In the wake of the most serious outbreak of Israeli/Arab violence in years, three leading U.S. papers—the Washington Post, New York Times and Los Angeles Times—have each strongly editorialized that Hamas in Gaza and Hezbollah in Lebanon were solely responsible for sparking violence, and that the Israeli military response was predictable and unavoidable. These editorials ignored recent events that indicate a much more complicated situation.
Beginning with the Israeli attack on Gaza, a New York Times editorial (6/29/06) headlined "Hamas Provokes a Fight" declared that "the responsibility for this latest escalation rests squarely with Hamas," and that "an Israeli military response was inevitable." The paper (7/15/06) was similarly sure in its assignment of blame after the fighting spread to Lebanon: "It is important to be clear about not only who is responsible for the latest outbreak, but who stands to gain most from its continued escalation. Both questions have the same answer: Hamas and Hezbollah."
The Washington Post (7/14/06) agreed, writing that "Hezbollah and its backers have instigated the current fighting and should be held responsible for the consequences." The L.A. Times (7/14/06) likewise wrote that "in both cases Israel was provoked." Three days and scores of civilian deaths later, the Times (7/17/06) was even more direct: "Make no mistake about it: Responsibility for the escalating carnage in Lebanon and northern Israel lies with one side...and that is Hezbollah."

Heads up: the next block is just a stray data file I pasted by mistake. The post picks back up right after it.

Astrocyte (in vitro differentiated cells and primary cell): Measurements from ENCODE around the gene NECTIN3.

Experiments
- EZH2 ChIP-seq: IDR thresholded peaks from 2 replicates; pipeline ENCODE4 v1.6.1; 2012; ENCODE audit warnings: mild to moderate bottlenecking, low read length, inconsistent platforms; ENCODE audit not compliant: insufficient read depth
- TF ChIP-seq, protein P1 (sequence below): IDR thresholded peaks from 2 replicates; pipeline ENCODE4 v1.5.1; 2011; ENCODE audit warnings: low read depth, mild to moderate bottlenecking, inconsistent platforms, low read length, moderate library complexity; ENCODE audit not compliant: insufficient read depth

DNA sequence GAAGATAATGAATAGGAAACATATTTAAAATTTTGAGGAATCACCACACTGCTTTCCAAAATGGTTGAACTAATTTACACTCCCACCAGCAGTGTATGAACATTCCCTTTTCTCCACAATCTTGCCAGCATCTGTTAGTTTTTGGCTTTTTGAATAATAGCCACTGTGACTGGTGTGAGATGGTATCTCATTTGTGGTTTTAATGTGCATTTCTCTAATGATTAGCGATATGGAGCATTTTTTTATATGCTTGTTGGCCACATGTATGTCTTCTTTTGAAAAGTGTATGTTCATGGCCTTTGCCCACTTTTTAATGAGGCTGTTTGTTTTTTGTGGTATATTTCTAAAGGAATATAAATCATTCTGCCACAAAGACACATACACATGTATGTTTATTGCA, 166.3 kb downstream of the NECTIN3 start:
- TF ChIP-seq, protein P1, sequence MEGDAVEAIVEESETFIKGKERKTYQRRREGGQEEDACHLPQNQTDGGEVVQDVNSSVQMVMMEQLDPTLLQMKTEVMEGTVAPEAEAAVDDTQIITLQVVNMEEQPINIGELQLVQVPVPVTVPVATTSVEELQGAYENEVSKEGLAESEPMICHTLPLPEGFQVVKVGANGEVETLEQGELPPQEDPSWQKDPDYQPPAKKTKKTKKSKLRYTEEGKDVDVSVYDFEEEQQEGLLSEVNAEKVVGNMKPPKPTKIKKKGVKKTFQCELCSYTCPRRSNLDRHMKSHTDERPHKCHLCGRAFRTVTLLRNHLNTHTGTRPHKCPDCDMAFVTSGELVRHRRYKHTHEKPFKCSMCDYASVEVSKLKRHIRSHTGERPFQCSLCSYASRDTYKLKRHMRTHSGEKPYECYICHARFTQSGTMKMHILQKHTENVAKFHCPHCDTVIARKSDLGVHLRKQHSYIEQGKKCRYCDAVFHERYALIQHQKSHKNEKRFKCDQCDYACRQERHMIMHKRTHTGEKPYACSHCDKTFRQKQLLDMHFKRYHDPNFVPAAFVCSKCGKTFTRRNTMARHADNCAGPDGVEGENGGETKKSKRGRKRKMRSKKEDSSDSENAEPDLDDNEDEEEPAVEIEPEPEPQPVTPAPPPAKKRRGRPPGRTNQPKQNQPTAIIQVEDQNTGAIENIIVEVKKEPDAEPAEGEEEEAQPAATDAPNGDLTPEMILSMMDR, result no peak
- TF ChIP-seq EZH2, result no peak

As FAIR noted in a recent Action Alert (7/19/06), the portrayal of Israel as the innocent victim in the Gaza conflict is hard to square with the death toll in the months leading up to the current crisis; between September 2005 and June 2006, 144 Palestinians in Gaza were killed by Israeli forces, according to a list compiled by the Israeli human rights group B'tselem; 29 of those killed were children. During the same period, no Israelis were killed as a result of violence from Gaza.
In a July 21 CounterPunch column, Alexander Cockburn highlighted some of the violent incidents that have dropped out of the media’s collective memory:
Back we go again to June 13, 2006. Israeli aircraft fired missiles at a van in another attempted extrajudicial assassination. The successive barrages killed nine innocent Palestinians.
Now we're really in the dark ages, reaching far, far back to June 9, 2006, when Israel shelled a beach in Beit Lahiya killing eight civilians and injuring 32.
That's just a brief trip down Memory Lane, and we trip over the bodies of twenty dead and forty-seven wounded, all of them Palestinians, most of them women and children.
On June 24, the day before Hamas' cross-border raid, Israel made an incursion of its own, capturing two Palestinians that it said were members of Hamas (something Hamas denied—L.A. Times, 6/25/06). This incident received far less coverage in U.S. media than the subsequent seizure of the Israeli soldier; the few papers that covered it mostly dismissed it in a one-paragraph brief (e.g., Chicago Tribune, 6/25/06), while the Israeli taken prisoner got front-page headlines all over the world. It's likely that most Gazans don’t share U.S. news outlets' apparent sense that captured Israelis are far more interesting or important than captured Palestinians.